EAST BRUNSWICK – Showcasing the start of East Brunswick’s ongoing initiative to redevelop the Route 18 corridor, township officials witnessed the demolition of the old Wonder Bread factory.
East Brunswick Mayor Brad Cohen announced that, “When we spoke a couple of months ago, actually about two years ago, about doing redevelopment here in East Brunswick, we were dead serious about what we want to accomplish and that is to re-engineer East Brunswick in a way that works for residents of today and residents of the future. The first actual example of that is this project at 110 Tices Lane, remembered as the old Wonder Bread factory.”
Township Council President Sterley Stanley, Councilwoman Sharon Sullivan, council Vice President James Wendell, state Assemblywoman Nancy Pinkin, East Brunswick Redevelopment Agency Executive Director Michael Hughes and other municipal officials attended the start of the demolition on June 27.
“[I] can’t tell you how happy we are to be at this point today and we are excited about the future, and everybody who is here today had a part to do with that,” Cohen said.
Wendell, who also is the chairman of the East Brunswick Redevelopment Agency, said, “It’s an exciting time in East Brunswick. We have been working on redevelopment since 2017, probably even going back to 2015, and to actually see something come to fruition and moving forward, this is a process that has taken time and has taken steps to get right, this first project we have here.”
Wendell explained that the project will not only be something for the community, but the developer is donating 8 acres back to the township.
The developer for the project is Garden Homes Development, Short Hills, according to Garden Homes Development principal Scott Loventhal.
“The town is going to use the 8 acres for a facility that is going to benefit the entire town,” Wendell said. “Right now we are thinking about an ice rink … and we’ll have some retail residential units, we’ll have some townhouses, we’ll have some apartments, all with smart development and improvements to Tices Lane and improvements to the infrastructure in the area.”
When asked about the possibility of building an ice rink at the site, Cohen responded that, “Nothing is 100%, but that is overwhelmingly likely what we want to build. That is what most of the residents have indicated they would like to see as a municipal use.”
Loventhal said the demolition phase should be completed by the end of the summer. The company will move on to the site improvements in the fall and hopefully deliver the first units in about 18 months.
The company began working with the Economic Development Authority in East Brunswick years ago to try and create a vision for the site into something that is ultimately sustainable for the future, according to Loventhal.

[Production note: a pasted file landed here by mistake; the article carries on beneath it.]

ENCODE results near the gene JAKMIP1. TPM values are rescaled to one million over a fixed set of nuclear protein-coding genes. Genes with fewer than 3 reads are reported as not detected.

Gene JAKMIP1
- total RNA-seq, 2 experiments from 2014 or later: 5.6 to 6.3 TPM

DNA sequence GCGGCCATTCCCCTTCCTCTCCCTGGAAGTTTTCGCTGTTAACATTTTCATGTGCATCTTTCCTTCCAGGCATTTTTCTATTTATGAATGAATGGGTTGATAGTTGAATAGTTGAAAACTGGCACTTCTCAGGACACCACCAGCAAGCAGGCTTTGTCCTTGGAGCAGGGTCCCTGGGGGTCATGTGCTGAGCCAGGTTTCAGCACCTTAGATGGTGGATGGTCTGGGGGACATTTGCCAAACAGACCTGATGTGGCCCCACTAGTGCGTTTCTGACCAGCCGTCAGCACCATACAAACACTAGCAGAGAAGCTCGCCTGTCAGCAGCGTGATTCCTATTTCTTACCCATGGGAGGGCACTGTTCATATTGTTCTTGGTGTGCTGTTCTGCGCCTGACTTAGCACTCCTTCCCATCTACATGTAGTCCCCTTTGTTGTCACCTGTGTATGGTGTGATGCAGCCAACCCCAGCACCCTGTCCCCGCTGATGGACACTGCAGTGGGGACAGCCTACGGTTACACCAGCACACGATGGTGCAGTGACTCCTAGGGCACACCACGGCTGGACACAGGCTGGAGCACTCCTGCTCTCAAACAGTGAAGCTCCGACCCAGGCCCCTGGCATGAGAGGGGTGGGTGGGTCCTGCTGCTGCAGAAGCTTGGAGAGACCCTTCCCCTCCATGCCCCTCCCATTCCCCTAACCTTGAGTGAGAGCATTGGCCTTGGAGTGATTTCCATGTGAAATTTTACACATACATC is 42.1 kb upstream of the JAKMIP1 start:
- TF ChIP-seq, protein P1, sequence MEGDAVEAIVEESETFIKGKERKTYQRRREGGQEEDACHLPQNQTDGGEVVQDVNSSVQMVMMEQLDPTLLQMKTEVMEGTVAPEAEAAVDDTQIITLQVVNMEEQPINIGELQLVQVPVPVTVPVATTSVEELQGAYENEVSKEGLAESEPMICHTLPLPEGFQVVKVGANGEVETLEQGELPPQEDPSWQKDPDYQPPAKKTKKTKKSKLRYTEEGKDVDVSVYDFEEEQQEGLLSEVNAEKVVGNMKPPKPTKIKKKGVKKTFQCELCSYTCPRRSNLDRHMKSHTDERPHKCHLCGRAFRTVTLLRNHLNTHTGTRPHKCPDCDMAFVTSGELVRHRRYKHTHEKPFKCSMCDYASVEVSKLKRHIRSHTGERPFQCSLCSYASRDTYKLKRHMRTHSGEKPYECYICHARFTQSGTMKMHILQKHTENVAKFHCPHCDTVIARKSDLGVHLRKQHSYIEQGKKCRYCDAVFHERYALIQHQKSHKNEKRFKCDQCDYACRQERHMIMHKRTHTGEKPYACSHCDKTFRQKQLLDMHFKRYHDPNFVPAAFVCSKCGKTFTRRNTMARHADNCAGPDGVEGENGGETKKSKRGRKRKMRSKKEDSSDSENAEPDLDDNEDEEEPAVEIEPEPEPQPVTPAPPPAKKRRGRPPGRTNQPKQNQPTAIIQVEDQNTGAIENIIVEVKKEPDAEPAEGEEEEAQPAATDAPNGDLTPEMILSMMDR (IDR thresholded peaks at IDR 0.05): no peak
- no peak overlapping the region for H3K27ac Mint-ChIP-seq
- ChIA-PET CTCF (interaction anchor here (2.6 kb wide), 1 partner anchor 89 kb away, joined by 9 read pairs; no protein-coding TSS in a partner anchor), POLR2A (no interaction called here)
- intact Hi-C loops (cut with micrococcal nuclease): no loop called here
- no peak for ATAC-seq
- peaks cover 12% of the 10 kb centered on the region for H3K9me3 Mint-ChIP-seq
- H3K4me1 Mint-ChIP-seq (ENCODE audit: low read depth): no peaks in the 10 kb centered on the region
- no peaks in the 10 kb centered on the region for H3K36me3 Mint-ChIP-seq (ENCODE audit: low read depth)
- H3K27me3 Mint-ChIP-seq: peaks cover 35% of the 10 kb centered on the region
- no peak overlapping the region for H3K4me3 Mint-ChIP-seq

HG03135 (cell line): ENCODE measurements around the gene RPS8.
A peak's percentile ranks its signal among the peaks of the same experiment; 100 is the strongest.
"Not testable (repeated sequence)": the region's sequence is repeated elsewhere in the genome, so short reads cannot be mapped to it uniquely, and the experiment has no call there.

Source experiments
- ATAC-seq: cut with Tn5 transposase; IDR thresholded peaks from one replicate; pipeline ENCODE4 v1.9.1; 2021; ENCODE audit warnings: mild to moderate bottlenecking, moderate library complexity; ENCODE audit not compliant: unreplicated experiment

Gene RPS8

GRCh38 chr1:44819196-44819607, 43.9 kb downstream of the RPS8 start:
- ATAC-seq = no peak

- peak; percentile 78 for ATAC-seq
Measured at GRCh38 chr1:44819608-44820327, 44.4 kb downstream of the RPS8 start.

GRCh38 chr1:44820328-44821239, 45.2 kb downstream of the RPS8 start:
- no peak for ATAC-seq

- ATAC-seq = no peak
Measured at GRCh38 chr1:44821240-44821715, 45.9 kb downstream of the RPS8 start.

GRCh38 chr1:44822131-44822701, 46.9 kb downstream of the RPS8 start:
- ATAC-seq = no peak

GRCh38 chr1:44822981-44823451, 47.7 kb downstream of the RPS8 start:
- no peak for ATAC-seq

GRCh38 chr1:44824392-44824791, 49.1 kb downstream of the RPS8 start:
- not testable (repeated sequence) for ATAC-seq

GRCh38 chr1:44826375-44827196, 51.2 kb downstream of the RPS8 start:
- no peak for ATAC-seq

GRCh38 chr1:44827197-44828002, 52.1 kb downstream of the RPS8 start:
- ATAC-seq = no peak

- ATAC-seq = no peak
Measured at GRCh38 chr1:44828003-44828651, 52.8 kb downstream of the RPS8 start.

Loventhal said Wonder Bread’s ownership of the site simply was not sustainable.
“From our perspective, [this will be] a mixed-use community that creates a variety of housing types that allows us to kind of hedge our bets as it relates to which housing style will be sustainable, by having what will ultimately become a variety of housing types, open space, retail service, experiential retail within the project,” Loventhal said.
“We will be able to create something sustainable. We are also thrilled at the efforts that are being made with regard to this administration as it relates to upgrades to Route 18, both in terms of also creating sustainability, and the continued efforts as it relates to the benefits in this site, to mass transit at your bus transportation facility, which we will likely be offering a shuttle service to allow our residents to get access to buses to get to New York City,” he said.
Loventhal estimated the cost of the redevelopment project at $100 million.
“With 500-plus units, we need to see where the market goes in terms of building them in a staging that will allow us to keep the project healthy.
“We are putting in all of the infrastructure, all of the roads, public spaces [and] a clubhouse. We have two four-story buildings that are sitting on podiums so there will be parking below,” Loventhal continued. “We will start with one building that has about 180 units and one that has about 120 units. We will do one of those buildings first and as we work our way back we have got two or three other products types, we have individual buildings that have [an] individual garage, and then we have townhouses.”
Loventhal said this will be a six-year project for the company.
“The market continues to change. We are seeing now where we shifted most of our efforts to rentals and most of the developers are building rentals that we think there’s going to be some reliance and some potential opportunities for the townhouse product …” Loventhal said.
For more information about redevelopment in East Brunswick, visit www.eastbrunswick.org/content/202/257/default.aspx.
Contact Vashti Harris at email@example.com.